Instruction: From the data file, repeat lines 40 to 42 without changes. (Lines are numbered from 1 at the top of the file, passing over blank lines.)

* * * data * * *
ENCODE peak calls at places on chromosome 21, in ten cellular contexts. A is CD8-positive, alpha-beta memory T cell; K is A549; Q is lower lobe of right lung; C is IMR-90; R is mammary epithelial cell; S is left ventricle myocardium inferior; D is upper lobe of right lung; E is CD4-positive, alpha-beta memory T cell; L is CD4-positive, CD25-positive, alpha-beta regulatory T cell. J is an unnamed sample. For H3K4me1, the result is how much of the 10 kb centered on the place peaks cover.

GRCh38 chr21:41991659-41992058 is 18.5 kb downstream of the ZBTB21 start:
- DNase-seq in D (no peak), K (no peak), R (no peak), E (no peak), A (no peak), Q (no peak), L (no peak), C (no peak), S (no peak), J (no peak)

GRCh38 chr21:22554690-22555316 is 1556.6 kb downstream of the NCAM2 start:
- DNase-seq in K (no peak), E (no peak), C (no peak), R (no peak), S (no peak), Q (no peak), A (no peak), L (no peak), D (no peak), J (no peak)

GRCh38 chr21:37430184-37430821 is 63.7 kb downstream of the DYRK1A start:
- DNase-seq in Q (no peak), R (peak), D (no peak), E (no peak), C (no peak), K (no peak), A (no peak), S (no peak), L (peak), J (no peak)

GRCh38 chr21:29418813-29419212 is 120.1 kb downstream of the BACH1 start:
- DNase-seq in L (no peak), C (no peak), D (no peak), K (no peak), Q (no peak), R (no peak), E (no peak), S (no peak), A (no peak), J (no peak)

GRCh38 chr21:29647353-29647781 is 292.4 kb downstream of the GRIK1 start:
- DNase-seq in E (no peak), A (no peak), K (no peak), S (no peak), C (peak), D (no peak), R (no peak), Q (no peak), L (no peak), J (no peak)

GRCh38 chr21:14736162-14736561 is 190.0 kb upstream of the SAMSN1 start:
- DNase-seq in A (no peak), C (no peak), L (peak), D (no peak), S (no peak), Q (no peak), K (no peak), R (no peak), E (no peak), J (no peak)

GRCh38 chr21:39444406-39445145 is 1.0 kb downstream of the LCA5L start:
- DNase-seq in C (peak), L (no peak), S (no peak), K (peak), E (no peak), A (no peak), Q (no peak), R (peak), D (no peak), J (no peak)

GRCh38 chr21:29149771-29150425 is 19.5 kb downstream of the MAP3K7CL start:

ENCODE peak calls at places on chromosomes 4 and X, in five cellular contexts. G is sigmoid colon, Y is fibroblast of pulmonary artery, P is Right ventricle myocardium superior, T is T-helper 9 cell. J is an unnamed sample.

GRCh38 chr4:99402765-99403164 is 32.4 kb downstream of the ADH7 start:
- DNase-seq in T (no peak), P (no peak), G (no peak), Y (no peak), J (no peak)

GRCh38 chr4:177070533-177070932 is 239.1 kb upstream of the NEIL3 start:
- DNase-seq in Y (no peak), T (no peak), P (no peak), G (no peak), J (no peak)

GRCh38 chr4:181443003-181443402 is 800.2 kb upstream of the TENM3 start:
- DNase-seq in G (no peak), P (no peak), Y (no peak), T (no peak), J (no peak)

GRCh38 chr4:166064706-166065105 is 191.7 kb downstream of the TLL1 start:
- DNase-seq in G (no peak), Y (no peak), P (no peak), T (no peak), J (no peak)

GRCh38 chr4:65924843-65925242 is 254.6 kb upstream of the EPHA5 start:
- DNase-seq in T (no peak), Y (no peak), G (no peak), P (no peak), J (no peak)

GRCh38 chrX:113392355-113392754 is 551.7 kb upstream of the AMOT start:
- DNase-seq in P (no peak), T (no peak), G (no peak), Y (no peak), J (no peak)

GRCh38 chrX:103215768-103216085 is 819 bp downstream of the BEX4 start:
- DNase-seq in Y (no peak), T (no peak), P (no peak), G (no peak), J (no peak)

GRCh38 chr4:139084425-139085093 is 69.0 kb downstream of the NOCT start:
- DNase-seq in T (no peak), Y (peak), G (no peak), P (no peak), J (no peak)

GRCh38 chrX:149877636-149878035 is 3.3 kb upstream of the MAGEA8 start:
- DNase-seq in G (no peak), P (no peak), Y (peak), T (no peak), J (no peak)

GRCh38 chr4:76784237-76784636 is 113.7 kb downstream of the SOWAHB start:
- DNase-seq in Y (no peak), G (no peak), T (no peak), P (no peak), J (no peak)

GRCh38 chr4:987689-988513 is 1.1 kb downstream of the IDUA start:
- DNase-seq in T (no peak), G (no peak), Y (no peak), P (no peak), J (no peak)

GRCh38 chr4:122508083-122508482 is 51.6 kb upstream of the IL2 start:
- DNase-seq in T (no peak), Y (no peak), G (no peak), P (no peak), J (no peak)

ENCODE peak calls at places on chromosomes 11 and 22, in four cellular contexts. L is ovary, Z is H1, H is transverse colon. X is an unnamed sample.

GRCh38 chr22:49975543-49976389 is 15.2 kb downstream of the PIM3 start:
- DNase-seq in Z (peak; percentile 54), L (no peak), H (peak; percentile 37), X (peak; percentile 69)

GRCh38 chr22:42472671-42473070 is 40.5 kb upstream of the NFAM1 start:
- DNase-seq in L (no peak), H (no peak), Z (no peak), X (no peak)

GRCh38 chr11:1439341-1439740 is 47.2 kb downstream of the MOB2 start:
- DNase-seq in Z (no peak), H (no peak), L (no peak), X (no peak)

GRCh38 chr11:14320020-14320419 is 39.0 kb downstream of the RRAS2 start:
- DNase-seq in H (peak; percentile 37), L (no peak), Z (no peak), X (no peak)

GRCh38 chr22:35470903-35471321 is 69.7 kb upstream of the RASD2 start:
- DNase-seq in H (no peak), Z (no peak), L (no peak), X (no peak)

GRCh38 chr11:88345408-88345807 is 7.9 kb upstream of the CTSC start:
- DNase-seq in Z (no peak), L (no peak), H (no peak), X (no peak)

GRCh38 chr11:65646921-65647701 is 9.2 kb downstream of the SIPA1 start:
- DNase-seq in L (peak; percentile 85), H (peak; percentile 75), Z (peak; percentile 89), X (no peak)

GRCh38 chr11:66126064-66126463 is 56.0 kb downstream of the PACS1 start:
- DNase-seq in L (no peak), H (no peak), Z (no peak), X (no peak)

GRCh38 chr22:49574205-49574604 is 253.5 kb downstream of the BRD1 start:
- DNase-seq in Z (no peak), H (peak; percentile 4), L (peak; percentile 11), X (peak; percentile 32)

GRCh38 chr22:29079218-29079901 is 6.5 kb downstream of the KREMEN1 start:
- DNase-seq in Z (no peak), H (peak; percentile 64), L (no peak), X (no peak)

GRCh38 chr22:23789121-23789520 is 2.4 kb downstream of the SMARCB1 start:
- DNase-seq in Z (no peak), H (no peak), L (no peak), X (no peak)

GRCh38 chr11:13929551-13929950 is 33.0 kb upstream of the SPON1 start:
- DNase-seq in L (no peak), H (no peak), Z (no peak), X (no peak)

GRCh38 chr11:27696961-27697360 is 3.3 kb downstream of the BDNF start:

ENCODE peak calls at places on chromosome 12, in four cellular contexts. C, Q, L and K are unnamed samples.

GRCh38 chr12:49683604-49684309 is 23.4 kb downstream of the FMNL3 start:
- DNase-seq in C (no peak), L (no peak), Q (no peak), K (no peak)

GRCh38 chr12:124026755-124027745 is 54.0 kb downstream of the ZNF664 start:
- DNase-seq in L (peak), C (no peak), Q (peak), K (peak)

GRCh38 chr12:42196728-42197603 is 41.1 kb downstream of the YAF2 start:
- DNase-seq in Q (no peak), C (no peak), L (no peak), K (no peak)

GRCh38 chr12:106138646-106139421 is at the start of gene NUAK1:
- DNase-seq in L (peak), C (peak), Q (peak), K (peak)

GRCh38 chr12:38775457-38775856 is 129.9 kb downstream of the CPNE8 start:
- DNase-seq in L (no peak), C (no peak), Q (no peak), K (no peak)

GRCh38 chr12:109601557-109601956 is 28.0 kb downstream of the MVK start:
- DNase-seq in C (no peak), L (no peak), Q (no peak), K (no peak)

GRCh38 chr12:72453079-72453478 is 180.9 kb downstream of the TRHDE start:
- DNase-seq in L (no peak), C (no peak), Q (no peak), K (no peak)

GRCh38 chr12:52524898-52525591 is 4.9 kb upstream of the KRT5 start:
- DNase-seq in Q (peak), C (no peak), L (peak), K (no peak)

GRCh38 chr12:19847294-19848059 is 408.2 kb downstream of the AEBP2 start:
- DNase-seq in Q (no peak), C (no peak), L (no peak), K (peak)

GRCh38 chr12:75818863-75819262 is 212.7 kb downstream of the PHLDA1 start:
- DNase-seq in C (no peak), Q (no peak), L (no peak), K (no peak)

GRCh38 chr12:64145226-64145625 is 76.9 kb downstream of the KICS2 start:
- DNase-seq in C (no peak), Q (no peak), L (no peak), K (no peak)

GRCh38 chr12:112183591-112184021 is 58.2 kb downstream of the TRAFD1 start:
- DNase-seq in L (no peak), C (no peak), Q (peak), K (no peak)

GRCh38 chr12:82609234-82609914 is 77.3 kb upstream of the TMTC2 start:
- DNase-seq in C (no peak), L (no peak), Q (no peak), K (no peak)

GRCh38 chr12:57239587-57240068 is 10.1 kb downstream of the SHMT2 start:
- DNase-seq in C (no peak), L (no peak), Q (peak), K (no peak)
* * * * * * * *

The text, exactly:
GRCh38 chr4:122508083-122508482 is 51.6 kb upstream of the IL2 start:
- DNase-seq in T (no peak), Y (no peak), G (no peak), P (no peak), J (no peak)

ENCODE peak calls at places on chromosomes 11 and 22, in four cellular contexts. L is ovary, Z is H1, H is transverse colon. X is an unnamed sample.